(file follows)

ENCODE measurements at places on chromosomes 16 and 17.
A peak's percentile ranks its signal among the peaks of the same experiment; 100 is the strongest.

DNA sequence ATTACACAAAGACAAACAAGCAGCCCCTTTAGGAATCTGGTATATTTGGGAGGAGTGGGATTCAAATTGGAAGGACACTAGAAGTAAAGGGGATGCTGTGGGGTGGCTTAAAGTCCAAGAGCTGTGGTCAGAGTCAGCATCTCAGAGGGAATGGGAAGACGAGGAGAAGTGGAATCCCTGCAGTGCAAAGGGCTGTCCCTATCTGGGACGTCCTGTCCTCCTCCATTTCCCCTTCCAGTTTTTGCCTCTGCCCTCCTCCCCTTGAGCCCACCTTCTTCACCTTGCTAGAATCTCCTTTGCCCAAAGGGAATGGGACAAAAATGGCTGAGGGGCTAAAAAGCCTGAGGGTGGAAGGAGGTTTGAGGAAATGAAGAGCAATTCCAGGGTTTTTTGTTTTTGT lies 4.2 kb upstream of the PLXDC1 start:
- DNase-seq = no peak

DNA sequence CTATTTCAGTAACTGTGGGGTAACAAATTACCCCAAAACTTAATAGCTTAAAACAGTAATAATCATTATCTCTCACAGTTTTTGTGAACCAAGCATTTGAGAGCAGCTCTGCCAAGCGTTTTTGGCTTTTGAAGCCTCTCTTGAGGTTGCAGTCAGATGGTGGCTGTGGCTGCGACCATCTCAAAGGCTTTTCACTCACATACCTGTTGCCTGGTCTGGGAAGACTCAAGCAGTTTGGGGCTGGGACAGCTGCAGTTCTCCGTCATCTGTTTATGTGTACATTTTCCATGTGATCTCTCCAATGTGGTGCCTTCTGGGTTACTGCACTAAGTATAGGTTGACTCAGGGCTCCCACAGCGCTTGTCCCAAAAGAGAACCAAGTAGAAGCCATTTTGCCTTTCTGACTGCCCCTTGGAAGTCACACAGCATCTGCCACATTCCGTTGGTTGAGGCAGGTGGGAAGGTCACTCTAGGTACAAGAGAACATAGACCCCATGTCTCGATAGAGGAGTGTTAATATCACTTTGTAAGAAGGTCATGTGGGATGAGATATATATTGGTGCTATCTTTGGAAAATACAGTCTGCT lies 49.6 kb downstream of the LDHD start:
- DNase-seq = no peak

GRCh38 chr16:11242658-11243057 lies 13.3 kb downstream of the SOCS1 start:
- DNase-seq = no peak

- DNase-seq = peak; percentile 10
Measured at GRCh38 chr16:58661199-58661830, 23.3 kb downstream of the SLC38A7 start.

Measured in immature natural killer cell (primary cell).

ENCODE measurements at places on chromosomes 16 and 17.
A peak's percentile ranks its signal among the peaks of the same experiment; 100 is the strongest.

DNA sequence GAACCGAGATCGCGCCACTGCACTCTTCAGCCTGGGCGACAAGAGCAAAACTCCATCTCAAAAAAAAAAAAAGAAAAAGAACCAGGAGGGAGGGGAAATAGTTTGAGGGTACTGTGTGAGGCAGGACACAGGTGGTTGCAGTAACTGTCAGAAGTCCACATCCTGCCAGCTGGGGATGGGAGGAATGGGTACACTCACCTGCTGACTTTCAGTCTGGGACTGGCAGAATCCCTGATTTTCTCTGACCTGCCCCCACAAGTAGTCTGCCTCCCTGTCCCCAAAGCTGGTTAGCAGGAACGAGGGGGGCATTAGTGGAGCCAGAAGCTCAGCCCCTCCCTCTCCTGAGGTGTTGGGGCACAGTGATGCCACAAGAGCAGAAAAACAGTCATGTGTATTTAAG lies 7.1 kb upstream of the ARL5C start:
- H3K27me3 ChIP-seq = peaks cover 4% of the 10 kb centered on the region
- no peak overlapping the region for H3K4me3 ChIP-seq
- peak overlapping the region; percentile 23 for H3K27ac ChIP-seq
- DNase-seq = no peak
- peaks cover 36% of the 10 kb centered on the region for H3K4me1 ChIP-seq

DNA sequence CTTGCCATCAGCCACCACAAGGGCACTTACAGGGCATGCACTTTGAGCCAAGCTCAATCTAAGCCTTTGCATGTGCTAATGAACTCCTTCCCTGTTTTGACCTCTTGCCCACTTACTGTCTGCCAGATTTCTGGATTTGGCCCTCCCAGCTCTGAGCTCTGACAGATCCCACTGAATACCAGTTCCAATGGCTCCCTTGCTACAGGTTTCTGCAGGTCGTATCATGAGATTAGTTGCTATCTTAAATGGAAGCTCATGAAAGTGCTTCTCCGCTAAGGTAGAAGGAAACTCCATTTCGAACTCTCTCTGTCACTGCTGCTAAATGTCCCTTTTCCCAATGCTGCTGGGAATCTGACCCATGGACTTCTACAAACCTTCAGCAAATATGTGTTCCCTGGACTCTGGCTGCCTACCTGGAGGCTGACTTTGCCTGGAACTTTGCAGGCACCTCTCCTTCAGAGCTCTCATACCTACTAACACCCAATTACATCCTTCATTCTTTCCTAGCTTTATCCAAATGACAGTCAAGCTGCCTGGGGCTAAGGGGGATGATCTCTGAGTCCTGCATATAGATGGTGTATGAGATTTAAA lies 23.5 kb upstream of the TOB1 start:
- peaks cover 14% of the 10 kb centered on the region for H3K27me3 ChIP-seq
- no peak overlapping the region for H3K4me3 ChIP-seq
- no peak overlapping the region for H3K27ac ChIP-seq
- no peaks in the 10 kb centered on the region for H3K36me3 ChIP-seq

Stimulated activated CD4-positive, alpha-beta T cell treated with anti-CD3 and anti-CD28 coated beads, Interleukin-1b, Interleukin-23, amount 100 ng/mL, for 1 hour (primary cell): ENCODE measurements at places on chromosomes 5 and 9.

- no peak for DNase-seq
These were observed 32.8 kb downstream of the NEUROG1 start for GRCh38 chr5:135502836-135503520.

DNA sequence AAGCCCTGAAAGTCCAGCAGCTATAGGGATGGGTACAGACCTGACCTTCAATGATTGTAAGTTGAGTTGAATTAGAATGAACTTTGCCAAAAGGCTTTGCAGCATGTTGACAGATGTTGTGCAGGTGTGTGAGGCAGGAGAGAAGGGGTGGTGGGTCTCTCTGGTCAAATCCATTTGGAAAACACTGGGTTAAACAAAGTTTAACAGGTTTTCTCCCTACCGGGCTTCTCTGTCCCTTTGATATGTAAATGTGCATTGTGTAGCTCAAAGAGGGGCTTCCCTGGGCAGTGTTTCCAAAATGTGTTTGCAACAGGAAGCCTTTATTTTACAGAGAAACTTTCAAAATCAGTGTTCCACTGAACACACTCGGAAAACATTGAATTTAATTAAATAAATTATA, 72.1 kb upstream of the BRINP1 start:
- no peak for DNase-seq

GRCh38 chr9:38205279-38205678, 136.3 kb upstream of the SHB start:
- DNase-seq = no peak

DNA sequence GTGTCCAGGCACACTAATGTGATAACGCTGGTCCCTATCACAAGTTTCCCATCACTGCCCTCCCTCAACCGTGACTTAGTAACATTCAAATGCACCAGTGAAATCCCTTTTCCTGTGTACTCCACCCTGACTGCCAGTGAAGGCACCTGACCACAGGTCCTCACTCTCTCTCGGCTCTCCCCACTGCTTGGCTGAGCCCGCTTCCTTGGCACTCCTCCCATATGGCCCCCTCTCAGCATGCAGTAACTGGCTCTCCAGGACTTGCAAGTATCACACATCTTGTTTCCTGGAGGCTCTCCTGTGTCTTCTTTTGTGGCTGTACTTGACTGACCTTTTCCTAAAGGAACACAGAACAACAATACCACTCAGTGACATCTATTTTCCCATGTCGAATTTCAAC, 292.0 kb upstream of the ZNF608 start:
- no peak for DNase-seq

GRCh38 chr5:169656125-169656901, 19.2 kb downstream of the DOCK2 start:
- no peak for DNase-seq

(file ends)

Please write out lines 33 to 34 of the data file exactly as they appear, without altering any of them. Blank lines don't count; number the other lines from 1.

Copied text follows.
- no peak for DNase-seq

GRCh38 chr5:169656125-169656901, 19.2 kb downstream of the DOCK2 start: